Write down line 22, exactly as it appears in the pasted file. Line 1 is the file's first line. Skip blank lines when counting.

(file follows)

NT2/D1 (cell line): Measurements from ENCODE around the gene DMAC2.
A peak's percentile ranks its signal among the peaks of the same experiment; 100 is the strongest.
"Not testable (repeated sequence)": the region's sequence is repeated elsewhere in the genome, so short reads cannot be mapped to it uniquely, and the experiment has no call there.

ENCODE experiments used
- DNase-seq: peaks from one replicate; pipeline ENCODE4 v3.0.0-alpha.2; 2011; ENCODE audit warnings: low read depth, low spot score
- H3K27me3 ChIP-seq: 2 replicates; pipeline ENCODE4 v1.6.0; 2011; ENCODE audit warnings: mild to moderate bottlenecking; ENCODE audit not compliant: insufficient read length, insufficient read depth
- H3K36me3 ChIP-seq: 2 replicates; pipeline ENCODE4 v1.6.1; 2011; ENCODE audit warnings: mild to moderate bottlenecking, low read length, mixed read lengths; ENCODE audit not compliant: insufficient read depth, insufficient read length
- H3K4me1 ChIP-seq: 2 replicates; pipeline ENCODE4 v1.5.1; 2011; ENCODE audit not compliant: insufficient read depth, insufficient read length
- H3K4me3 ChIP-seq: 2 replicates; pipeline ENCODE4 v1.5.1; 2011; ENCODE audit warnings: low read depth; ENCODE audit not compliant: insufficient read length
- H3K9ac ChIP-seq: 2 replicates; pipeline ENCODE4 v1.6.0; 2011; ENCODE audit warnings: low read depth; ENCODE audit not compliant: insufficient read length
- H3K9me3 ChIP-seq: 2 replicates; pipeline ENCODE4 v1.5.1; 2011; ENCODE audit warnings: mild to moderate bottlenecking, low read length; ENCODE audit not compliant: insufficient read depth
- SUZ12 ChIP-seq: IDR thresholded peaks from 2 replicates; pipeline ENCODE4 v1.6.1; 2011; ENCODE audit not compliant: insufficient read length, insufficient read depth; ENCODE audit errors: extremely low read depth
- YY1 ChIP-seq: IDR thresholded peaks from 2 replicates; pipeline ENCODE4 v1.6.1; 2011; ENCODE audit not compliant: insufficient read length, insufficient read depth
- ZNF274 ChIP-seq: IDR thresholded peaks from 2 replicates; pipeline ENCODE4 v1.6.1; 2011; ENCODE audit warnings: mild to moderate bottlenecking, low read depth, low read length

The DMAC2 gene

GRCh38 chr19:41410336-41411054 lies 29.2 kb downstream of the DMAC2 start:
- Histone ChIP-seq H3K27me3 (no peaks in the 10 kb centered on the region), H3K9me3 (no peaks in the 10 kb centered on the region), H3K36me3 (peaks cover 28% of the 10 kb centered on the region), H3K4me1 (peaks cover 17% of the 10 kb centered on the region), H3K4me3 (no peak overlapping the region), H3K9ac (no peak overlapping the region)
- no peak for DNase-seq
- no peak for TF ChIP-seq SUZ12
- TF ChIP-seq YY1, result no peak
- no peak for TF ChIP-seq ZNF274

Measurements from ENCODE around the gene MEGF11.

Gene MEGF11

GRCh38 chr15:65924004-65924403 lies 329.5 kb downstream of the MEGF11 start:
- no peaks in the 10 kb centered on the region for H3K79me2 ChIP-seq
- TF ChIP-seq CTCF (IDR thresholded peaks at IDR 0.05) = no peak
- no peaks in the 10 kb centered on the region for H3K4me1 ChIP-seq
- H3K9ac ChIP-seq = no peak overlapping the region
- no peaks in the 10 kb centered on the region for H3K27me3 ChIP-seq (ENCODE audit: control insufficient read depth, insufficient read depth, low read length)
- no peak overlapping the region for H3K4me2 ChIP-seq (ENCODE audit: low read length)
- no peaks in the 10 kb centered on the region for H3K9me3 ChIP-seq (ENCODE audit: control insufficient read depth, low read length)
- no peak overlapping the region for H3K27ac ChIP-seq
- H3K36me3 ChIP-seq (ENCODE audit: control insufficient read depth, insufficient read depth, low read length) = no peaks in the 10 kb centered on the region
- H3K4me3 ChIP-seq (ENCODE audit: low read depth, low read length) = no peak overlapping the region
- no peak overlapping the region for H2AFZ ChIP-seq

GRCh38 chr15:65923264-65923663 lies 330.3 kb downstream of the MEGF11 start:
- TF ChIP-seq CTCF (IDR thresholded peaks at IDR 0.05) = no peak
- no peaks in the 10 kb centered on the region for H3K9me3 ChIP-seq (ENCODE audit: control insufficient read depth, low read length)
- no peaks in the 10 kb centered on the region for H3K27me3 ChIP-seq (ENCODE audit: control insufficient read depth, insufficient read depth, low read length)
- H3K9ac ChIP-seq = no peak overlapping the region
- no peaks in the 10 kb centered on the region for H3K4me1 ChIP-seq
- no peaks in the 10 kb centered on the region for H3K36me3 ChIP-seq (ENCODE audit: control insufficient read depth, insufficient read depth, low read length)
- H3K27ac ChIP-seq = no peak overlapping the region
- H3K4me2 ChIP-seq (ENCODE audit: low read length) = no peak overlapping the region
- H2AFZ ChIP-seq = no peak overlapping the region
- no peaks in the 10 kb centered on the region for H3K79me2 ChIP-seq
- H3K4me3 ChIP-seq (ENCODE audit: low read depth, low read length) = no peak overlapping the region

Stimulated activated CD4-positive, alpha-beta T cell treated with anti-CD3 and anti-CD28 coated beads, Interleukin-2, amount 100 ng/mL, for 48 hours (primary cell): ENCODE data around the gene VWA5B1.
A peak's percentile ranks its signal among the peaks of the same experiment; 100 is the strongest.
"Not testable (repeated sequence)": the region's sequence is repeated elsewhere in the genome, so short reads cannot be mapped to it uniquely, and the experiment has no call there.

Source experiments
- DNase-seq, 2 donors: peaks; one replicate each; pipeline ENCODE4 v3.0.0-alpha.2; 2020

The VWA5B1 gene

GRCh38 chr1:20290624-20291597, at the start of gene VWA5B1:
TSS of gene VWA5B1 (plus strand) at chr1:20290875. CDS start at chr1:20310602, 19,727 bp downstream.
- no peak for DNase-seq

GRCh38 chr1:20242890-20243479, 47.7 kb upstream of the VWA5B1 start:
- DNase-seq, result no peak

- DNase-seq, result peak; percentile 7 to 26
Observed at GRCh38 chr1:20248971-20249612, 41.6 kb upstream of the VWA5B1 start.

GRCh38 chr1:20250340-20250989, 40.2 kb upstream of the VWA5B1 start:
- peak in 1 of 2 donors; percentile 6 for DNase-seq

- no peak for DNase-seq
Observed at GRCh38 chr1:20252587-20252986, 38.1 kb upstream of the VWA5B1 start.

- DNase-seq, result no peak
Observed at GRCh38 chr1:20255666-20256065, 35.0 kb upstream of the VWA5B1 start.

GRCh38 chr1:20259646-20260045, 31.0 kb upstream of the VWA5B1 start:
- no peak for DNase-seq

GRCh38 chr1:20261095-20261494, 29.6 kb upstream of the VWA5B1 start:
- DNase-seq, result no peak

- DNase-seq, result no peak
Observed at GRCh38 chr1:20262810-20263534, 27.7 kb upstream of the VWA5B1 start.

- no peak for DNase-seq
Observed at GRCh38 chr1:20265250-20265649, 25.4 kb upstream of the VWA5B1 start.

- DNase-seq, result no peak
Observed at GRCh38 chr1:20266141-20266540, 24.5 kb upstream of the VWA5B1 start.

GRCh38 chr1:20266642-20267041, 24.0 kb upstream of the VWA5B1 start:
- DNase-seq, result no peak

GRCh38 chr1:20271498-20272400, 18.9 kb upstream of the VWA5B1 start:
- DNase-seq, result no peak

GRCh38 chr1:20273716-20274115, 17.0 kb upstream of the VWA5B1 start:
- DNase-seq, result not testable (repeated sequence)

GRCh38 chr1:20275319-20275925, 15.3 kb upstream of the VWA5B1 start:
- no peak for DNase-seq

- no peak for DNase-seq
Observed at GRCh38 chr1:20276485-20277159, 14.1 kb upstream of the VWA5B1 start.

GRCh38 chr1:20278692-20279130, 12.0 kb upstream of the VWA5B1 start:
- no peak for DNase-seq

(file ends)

Measurements from ENCODE around the gene MEGF11.